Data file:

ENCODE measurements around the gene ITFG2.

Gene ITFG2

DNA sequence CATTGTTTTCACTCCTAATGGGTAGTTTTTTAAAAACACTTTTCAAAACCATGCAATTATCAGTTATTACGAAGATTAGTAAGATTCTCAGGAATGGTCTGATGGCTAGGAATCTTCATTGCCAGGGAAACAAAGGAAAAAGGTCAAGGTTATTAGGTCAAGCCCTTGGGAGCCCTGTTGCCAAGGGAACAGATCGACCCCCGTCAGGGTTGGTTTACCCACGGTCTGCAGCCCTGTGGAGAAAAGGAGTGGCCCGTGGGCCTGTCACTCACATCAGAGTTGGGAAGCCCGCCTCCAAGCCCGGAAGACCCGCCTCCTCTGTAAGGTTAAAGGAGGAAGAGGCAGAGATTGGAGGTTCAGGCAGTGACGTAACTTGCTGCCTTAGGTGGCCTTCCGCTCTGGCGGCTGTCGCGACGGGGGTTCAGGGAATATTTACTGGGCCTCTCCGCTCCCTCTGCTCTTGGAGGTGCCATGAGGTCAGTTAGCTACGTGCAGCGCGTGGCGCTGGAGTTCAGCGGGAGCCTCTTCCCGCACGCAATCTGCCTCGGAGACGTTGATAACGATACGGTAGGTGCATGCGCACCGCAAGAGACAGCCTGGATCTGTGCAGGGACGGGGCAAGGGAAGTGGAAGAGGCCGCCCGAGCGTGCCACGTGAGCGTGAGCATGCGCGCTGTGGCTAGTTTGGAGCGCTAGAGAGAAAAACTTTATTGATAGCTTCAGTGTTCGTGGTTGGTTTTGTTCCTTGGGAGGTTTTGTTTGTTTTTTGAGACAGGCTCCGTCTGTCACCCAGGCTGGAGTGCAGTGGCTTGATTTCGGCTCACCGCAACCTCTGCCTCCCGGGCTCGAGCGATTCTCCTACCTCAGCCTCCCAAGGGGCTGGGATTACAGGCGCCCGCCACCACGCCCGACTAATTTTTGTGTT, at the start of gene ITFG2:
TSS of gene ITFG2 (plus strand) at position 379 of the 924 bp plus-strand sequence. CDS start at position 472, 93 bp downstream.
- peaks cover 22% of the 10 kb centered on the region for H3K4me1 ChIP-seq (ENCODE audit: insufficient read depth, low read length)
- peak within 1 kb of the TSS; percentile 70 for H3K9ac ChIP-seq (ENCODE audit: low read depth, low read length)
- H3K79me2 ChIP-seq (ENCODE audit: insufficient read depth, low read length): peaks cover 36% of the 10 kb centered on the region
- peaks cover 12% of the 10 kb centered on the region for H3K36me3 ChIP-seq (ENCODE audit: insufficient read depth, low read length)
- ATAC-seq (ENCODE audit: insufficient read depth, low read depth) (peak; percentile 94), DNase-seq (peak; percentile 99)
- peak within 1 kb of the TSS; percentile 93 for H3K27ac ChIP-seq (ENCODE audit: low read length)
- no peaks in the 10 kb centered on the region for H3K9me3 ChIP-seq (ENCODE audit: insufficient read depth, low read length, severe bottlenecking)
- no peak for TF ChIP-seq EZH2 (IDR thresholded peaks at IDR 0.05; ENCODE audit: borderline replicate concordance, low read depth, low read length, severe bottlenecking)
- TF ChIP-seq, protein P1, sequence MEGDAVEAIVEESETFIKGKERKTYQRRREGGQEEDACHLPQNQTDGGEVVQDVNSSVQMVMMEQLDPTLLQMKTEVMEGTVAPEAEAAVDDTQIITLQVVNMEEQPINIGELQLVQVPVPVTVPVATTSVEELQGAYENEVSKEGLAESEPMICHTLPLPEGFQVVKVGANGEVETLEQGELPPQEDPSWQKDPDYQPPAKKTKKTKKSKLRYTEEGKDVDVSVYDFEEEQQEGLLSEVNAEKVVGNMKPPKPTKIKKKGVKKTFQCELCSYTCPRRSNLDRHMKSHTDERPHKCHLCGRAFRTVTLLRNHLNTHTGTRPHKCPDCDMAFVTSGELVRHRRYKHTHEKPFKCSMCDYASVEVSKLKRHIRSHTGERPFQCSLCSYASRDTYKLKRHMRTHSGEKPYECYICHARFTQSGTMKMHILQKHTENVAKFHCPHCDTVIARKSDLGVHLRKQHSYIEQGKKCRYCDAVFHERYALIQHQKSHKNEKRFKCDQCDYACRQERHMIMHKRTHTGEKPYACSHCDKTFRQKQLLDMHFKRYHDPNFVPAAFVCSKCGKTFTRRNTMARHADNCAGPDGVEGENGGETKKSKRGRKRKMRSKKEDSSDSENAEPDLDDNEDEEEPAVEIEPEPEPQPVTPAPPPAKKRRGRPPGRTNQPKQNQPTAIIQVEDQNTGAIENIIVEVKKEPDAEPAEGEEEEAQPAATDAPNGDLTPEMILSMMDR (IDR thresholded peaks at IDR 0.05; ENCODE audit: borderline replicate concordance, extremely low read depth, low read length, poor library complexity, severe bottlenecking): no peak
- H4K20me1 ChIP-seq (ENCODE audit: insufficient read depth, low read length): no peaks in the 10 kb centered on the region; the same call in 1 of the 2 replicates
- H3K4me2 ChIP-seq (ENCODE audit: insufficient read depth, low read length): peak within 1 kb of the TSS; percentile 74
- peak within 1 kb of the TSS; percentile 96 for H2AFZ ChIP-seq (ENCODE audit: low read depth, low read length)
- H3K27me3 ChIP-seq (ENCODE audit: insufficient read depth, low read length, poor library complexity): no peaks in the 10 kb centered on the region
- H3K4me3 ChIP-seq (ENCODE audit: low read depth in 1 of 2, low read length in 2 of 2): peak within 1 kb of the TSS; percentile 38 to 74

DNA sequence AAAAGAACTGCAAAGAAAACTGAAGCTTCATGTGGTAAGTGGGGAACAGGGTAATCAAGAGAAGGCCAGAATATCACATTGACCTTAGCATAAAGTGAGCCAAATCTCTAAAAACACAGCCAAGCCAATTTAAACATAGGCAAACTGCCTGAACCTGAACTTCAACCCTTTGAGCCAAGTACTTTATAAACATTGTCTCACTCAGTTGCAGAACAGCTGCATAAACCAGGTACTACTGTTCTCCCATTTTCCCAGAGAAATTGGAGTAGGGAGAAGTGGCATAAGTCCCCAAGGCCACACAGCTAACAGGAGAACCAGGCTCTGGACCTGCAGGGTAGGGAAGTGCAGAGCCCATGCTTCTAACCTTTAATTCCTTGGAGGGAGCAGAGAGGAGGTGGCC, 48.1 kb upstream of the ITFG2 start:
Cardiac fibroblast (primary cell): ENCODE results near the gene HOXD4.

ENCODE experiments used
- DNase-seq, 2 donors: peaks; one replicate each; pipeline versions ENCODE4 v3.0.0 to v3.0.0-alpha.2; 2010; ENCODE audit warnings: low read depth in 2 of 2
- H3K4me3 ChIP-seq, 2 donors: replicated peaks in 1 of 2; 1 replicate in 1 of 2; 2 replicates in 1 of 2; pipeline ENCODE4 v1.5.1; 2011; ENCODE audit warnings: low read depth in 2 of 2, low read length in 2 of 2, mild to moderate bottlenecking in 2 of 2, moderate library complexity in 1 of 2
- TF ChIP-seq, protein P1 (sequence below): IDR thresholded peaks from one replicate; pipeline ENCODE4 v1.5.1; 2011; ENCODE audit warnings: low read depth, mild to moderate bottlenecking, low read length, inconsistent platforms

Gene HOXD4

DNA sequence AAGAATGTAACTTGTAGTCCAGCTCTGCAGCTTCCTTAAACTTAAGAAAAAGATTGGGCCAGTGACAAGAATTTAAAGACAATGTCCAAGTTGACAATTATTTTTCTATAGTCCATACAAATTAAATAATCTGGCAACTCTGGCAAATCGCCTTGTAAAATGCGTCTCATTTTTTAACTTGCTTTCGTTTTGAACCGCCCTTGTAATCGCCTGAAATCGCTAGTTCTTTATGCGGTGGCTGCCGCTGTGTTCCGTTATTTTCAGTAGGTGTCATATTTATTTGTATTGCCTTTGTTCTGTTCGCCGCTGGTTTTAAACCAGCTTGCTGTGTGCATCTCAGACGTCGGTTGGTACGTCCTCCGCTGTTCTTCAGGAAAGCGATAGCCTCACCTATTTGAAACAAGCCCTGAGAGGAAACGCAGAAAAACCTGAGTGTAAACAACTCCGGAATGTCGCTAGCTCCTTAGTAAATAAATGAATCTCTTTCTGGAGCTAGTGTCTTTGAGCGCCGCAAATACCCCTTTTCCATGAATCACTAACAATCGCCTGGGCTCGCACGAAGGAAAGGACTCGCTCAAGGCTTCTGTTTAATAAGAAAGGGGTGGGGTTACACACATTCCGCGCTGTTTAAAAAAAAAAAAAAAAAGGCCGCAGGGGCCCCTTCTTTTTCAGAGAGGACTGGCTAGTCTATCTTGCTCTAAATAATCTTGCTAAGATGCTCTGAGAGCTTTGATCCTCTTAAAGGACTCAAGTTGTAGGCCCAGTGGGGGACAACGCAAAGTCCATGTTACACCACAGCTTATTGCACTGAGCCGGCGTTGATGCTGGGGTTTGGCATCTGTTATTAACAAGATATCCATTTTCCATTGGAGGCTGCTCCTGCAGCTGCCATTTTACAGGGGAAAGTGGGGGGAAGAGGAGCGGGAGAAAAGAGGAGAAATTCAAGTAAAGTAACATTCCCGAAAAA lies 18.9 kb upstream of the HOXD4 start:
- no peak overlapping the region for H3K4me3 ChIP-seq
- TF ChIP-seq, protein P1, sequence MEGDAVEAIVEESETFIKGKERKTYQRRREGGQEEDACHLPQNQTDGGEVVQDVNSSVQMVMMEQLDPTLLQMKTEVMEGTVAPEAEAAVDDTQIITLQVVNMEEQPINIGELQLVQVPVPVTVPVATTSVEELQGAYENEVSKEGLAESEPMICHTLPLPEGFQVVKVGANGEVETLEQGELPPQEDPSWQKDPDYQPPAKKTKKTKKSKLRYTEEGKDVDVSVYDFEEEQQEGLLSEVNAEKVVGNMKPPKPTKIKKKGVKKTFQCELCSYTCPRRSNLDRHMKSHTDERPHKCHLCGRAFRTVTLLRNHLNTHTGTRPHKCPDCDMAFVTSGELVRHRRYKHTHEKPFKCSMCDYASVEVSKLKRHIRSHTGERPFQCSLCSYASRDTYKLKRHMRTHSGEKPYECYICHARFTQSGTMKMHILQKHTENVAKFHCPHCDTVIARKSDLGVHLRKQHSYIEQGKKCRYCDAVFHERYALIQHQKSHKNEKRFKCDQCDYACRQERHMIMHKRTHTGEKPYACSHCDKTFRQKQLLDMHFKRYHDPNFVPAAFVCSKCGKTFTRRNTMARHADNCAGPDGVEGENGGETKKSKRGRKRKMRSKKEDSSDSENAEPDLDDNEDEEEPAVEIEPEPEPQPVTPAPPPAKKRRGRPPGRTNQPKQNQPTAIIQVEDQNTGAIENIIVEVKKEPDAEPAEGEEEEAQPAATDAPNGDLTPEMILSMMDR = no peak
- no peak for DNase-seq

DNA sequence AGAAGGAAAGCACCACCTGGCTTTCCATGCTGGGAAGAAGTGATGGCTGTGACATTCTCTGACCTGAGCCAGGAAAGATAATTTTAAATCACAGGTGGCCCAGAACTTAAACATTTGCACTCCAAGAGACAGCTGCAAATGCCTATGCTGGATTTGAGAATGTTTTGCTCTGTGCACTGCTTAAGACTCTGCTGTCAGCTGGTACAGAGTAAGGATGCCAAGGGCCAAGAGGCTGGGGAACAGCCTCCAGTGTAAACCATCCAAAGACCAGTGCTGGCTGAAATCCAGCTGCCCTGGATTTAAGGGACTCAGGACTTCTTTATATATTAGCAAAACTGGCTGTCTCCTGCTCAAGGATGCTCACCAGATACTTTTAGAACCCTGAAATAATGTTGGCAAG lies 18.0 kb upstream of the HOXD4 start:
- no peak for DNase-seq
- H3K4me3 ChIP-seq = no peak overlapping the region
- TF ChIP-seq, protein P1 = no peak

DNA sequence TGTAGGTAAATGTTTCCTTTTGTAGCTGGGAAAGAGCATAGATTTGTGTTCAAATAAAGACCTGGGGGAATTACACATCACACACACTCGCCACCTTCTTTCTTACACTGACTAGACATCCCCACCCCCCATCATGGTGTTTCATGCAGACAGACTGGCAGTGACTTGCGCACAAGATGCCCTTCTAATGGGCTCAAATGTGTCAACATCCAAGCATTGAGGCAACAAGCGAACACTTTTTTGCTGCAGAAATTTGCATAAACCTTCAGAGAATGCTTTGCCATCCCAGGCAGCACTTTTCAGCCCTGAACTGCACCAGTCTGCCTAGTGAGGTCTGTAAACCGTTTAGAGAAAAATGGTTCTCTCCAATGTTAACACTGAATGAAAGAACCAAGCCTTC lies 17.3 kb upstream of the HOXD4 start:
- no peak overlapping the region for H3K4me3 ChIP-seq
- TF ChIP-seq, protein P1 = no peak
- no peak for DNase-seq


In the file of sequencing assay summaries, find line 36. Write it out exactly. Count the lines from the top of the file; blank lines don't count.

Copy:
- TF ChIP-seq, protein P1 = no peak